Friday, January 20, 2023

Western Cattle Queens: Margaret Borland

The Wild West had a way of producing tough women, and none grittier than the cattle queens who rode, roped, and endured the privations of the trail as well as any man. Facing challenges, hardships, and perils—sometimes with children at their side—they garnered grudging respect in an era of shifting cultural roles. Some accrued wealth, while others paid with their lives. These women overcame cultural expectations to live on their terms. The halls of history must ring with applause.

This blog series celebrates the cattle queens mentioned in The Whispering Wind, the final installment in the Montana Gold western historical romance series.

Western Cattle Queens: Margaret Hefferman Borland

Born in Ireland on April 3, 1824, Margaret Heffernan was just five years old when her life changed forever. On the advice of land agent John McMullen, her candlemaker father abandoned his struggling business and moved his family to America. The year was 1829 when the first wave of Irish immigrants landed on the shores of Texas. The family settled in San Patricio, situated in the Coastal Bend.

Tragedy struck Margaret at the age of twelve when her father died in an Indian attack during the Texas Revolution (1835-1836). She couldn’t know then that sorrow and loss would become reoccurring themes in her life. Margaret’s widowed mother took refuge with her children at the Spanish-built Presidio La Bahia (also known as Fort Defiance).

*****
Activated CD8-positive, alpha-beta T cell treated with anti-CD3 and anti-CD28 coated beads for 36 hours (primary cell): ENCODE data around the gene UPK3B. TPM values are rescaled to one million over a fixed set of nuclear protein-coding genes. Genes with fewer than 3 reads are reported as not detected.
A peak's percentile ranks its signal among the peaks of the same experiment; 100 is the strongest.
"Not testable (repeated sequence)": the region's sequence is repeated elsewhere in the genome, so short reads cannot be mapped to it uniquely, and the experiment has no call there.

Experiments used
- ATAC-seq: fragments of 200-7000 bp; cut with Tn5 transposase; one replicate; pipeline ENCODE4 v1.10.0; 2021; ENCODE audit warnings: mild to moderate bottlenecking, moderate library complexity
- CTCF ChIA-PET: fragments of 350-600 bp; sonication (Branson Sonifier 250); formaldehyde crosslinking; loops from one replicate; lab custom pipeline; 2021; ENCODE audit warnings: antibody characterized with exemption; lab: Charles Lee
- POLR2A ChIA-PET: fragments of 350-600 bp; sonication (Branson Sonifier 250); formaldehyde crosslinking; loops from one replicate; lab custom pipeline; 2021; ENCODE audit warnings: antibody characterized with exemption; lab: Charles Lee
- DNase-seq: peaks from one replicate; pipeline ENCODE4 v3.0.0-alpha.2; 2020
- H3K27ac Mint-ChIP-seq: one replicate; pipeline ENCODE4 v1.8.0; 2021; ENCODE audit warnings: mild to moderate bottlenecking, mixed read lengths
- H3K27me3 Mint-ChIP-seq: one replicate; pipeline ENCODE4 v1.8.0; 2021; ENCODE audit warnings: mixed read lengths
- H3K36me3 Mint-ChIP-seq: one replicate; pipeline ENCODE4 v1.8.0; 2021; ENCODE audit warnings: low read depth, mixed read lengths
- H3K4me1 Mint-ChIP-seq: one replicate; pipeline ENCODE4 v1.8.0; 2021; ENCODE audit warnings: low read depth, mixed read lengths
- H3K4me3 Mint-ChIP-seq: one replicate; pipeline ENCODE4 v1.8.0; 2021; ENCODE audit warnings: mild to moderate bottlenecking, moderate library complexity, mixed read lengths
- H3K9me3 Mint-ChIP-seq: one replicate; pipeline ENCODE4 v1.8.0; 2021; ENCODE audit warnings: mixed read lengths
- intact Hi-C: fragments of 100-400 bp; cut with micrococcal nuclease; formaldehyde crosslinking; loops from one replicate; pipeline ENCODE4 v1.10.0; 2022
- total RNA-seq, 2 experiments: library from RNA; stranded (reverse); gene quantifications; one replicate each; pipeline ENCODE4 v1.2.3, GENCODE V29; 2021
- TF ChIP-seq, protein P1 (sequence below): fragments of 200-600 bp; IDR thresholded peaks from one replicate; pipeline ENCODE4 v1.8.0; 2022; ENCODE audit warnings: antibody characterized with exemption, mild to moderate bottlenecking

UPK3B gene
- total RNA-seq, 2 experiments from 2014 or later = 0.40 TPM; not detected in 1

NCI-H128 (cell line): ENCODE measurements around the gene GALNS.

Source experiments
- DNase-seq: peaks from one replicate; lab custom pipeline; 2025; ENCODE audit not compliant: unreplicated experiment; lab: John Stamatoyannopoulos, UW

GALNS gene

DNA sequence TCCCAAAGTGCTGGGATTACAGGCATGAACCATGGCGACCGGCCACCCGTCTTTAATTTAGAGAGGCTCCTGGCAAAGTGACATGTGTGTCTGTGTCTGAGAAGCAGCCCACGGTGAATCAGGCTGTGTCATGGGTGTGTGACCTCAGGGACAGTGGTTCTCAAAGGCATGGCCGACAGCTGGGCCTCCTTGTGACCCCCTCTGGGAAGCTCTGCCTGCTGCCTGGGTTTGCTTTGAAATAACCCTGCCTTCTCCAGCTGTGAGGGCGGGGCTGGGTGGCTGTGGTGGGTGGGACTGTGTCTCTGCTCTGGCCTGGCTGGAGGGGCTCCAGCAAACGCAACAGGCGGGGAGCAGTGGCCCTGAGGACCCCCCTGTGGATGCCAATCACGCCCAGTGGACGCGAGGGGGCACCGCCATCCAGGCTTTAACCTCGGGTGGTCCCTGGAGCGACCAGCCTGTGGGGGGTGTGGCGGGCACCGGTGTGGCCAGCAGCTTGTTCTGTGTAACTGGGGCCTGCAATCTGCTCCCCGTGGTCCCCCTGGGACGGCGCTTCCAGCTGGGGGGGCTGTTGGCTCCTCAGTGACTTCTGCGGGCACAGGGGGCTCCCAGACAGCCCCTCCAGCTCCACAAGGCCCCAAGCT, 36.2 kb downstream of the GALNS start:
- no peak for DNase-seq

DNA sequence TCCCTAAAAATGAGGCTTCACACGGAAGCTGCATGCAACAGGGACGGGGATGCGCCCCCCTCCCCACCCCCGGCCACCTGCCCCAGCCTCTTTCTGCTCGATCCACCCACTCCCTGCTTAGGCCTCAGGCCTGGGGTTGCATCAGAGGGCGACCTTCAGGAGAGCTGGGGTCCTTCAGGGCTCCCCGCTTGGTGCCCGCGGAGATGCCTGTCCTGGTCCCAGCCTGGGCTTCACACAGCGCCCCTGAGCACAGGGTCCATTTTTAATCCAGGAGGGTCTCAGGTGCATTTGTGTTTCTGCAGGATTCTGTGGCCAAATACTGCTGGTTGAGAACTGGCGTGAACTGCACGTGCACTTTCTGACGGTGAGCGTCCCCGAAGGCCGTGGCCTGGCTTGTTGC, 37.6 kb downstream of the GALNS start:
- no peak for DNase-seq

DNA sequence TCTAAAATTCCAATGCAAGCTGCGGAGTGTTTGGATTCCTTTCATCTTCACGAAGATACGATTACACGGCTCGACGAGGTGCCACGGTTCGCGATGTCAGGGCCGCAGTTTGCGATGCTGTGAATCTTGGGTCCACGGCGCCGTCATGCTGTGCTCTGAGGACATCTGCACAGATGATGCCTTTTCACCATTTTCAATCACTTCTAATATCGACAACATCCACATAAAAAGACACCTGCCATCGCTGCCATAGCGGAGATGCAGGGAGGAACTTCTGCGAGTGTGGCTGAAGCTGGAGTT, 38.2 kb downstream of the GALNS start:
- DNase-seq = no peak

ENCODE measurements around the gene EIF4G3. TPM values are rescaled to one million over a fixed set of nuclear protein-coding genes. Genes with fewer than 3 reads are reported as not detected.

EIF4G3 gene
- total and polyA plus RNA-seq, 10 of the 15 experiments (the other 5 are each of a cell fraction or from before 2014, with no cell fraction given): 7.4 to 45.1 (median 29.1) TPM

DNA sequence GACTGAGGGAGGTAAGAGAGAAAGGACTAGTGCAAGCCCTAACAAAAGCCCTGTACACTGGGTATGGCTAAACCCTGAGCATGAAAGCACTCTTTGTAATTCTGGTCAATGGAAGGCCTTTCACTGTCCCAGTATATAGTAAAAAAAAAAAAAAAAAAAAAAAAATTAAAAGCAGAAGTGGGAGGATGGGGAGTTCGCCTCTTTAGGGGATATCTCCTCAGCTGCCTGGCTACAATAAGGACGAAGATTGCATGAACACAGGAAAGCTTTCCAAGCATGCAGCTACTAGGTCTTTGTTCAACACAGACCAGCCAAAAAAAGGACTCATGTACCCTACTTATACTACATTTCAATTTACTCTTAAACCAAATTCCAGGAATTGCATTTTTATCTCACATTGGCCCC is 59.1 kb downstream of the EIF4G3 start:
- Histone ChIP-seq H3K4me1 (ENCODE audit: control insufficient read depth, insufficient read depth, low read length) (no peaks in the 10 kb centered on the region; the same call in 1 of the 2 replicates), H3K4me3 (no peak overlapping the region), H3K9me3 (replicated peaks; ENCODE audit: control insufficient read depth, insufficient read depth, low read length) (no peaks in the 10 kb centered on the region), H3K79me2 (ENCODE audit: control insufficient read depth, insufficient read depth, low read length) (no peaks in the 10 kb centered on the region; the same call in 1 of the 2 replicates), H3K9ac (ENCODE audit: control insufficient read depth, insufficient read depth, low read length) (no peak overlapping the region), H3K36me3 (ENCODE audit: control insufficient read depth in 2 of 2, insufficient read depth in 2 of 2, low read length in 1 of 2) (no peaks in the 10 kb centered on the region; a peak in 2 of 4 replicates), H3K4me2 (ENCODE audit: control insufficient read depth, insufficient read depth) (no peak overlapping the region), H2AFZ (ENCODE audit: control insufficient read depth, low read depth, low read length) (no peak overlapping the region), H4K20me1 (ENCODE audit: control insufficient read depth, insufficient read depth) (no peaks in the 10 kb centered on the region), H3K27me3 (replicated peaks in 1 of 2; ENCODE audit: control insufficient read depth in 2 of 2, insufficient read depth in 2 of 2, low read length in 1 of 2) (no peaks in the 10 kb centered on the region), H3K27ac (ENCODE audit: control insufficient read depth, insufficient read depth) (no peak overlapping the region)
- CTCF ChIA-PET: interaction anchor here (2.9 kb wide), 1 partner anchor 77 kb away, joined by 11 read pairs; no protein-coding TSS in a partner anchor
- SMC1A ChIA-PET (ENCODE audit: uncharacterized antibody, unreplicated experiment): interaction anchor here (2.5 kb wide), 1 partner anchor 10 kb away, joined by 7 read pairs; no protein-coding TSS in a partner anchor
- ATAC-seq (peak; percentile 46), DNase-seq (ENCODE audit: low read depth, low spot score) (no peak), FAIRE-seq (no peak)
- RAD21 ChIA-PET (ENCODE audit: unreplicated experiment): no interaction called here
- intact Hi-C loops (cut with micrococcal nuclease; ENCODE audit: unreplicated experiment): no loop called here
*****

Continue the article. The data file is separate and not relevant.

The Presidio La Bahia image Courtesy of Ken Lund from Reno, Nevada, USA, CC BY-SA 2.0 via Wikimedia Commons

By some miracle, Margaret and her remaining family escaped the Goliad Massacre on March 27, 1836. The invading forces may have mistaken them for fellow Mexicans due to the fluency with which they spoke Spanish. After Texas won its freedom, Margaret’s family returned for a new start to San Patricio.

When Margaret was 19, she married Harrison Dunbar. Within a year, she became a young widow with a baby after Harrison died over a ‘private argument’ in a pistol duel.

Several years later, Margaret married Milton Hardy. She and her new husband built their combined 2,912 acres into a thriving cattle ranch. Together, they had four children, but one died in infancy. When cholera struck, it claimed both Milton and Margaret’s last living son. No stranger to grief, Margaret stepped up, with her brother’s assistance, to manage her ranch. By 1860, only four years later, she was a wealthy woman.